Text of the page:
Soliciting Money from the Bereaved

Providing services to the bereaved is a tricky business. You’re trying to make money, trying to make a living. Fair enough. So, you offer services. And you charge for them. Fair enough. And then you push your business one step too far.

Witness this sleazy marketing strategy, from Legacy provides web-based obituaries for newspapers, including the Ottawa Citizen (and, apparently, many other papers). Place an obituary in the Citizen, and part of the package is an online obituary and online guestbook, where friends & family can leave their condolences. Nice feature.

What happens a year later isn’t so nice.

A year later, the clock runs out on the guestbook. OK, that’s reasonable. You’ve paid for a service, but not necessarily a perpetual one. But what does do next? They contact everyone who signed the guestbook, and ask if they would like to pay — $89 — to keep the guestbook going. You can imagine friends of the family everywhere doing a double-take, staring at the email. “Me? Do I want to keep the guestbook going?” Huh?

Now imagine the next-of-kin, humiliated at learning that is soliciting money from their friends, from the kind souls who offered their condolences in a time of grief.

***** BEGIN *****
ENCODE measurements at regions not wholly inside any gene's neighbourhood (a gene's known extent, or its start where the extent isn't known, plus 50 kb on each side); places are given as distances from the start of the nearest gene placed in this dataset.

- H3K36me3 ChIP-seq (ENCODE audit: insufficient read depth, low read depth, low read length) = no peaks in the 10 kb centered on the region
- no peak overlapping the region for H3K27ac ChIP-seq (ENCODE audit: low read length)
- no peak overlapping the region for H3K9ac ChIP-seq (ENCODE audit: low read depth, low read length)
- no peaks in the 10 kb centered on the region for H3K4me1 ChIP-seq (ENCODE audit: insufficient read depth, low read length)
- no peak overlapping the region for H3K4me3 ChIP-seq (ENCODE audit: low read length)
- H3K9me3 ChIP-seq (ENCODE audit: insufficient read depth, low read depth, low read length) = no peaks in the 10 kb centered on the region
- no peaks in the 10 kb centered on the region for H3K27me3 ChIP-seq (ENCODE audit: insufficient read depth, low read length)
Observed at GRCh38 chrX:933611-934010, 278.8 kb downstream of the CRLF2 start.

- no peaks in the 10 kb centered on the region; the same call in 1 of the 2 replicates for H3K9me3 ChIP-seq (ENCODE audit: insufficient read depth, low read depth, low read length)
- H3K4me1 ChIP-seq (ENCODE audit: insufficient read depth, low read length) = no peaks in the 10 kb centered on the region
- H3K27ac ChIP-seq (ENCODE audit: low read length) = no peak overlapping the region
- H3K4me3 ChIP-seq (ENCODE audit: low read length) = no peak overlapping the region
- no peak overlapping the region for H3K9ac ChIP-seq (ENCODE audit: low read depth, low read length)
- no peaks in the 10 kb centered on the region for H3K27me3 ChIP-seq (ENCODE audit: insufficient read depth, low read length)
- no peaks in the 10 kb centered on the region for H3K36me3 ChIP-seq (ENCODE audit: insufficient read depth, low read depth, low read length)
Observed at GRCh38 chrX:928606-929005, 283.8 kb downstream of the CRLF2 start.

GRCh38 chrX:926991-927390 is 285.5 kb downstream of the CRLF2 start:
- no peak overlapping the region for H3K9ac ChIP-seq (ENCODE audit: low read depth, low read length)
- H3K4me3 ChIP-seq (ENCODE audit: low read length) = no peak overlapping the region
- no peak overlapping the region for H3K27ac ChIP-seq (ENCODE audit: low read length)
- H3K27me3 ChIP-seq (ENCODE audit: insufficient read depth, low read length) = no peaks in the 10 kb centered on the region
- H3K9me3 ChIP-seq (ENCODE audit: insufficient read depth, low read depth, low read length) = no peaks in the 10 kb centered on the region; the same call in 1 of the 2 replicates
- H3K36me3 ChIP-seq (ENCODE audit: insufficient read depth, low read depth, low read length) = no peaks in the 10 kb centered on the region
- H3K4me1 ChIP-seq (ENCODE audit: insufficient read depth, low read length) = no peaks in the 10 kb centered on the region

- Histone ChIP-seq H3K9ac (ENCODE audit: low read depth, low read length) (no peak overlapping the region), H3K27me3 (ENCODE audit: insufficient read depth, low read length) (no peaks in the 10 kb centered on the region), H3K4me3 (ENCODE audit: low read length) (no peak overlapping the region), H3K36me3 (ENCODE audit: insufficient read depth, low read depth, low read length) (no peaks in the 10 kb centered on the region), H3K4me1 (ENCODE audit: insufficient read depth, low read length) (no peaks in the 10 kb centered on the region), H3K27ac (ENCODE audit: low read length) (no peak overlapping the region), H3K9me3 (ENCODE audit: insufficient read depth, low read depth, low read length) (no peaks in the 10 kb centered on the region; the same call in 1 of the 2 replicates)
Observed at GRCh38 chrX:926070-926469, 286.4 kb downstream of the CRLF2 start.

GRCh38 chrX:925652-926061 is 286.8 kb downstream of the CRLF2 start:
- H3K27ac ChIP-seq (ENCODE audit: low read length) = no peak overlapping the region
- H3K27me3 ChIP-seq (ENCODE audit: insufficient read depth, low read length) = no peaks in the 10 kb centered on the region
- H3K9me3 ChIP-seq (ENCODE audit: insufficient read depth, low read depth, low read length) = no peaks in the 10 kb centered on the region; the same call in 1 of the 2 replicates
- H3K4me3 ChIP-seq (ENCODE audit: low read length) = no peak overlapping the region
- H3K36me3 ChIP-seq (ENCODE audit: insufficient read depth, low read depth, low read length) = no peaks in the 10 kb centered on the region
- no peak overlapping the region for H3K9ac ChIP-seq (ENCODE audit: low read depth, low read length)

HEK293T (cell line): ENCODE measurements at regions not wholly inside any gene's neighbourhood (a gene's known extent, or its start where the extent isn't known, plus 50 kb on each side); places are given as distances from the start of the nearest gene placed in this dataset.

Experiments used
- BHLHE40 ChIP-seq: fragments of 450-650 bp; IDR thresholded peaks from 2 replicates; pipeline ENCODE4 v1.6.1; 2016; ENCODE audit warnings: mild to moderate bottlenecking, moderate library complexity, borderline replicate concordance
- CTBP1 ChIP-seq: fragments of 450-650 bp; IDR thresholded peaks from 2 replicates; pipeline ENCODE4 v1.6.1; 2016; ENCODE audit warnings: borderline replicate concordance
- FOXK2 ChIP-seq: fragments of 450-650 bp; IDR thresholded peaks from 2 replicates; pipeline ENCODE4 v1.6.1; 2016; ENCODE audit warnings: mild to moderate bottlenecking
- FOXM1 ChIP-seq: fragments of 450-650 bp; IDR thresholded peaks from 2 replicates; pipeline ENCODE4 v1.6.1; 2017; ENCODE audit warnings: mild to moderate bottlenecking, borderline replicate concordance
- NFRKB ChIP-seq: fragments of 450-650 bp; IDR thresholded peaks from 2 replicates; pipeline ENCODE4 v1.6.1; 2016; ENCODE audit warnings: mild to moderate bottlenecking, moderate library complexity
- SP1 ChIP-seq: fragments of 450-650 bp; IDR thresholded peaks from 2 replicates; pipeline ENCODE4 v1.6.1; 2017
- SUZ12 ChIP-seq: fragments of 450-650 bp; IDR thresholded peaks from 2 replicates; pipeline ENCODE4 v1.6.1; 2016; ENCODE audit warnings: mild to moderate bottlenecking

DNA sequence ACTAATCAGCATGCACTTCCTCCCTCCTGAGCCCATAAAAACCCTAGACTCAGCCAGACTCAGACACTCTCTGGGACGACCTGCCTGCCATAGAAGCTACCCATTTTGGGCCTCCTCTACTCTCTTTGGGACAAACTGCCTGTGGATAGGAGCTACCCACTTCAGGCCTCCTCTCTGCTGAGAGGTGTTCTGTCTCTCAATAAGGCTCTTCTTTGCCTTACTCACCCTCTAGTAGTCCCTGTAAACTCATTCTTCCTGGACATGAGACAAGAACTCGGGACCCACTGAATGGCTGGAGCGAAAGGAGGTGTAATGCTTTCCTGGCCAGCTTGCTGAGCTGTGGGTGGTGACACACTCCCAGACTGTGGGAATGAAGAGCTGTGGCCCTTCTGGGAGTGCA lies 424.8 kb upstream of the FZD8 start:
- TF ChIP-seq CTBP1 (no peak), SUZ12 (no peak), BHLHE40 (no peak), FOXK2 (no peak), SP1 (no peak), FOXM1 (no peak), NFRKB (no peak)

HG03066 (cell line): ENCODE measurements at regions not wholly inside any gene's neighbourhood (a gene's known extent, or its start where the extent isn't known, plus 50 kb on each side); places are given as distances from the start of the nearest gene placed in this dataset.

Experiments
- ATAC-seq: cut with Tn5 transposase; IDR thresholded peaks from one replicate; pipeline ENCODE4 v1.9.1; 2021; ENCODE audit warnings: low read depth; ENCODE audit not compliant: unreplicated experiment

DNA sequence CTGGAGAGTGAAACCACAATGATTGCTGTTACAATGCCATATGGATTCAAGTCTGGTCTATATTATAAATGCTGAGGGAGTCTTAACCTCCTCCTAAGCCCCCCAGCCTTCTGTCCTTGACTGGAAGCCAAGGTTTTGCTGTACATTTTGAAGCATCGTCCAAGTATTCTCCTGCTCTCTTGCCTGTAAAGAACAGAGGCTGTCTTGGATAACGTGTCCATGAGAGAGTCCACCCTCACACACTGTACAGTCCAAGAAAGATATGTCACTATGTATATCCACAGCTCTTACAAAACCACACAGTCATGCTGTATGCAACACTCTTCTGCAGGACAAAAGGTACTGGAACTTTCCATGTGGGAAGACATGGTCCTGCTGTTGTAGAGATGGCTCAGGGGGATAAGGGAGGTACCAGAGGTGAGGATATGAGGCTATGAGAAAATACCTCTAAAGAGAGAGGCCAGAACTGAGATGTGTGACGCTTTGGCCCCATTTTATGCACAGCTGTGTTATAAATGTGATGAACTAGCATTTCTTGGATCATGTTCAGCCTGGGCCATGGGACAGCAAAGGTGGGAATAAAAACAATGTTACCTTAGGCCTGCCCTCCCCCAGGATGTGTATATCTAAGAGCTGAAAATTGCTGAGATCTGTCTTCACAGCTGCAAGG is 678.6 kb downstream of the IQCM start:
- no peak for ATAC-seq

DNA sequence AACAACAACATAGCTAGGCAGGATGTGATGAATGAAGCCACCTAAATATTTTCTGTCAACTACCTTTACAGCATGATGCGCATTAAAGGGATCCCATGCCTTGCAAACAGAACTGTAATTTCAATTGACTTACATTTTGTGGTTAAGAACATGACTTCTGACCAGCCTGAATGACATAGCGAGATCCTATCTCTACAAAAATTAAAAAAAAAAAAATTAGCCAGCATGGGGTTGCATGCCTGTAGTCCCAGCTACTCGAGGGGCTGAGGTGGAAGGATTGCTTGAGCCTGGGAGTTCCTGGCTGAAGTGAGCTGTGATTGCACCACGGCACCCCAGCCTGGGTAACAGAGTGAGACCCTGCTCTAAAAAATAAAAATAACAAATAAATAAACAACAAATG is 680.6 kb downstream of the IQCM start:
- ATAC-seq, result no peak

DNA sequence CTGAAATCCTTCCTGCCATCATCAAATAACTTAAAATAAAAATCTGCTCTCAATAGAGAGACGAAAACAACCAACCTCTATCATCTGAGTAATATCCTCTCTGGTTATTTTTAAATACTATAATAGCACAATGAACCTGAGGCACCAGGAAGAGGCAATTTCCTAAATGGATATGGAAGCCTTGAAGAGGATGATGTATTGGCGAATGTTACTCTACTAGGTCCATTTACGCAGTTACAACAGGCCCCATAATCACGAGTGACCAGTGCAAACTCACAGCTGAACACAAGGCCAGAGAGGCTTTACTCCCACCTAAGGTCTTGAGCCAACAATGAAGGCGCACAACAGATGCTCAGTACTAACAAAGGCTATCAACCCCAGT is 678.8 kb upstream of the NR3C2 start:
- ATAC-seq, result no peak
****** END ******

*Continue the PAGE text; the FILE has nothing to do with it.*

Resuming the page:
Here’s a sample of the email sends out:

Well, maybe when this supportive friend-of-the-family signed the guestbook to start with, they somehow agreed to be contacted later?

Nope. Here’s what their guestbook looks like, just prior to signing:

Several checkboxes, but none that says “Yes, please feel free to contact me in a year to ask me for money.” The result is just an out-of-the-blue grab for cash, from confused-and-embarrassed friends of the dearly departed.

This is a great business ethics case.’s behaviour here is perfectly legal, as it should be. But it’s sleazy. And they should be told so. And the Citizen (and the other newspapers that deal with should tell them so. Unsolicited commercial emails are bad. Unsolicited commercial emails to the friends and family of the bereaved? Shameful!
I’m having second thoughts about having asserted that what does is “perfectly legal” (but sleazy). It may not be legal after all. A couple of colleagues have pointed out that might be violating privacy legislation, including the Personal Information Protection and Electronic Documents Act . I’m no expert on privacy legislation, so I can’t say whether has violated PIPEDA. But they’ve certainly violated its spirit.

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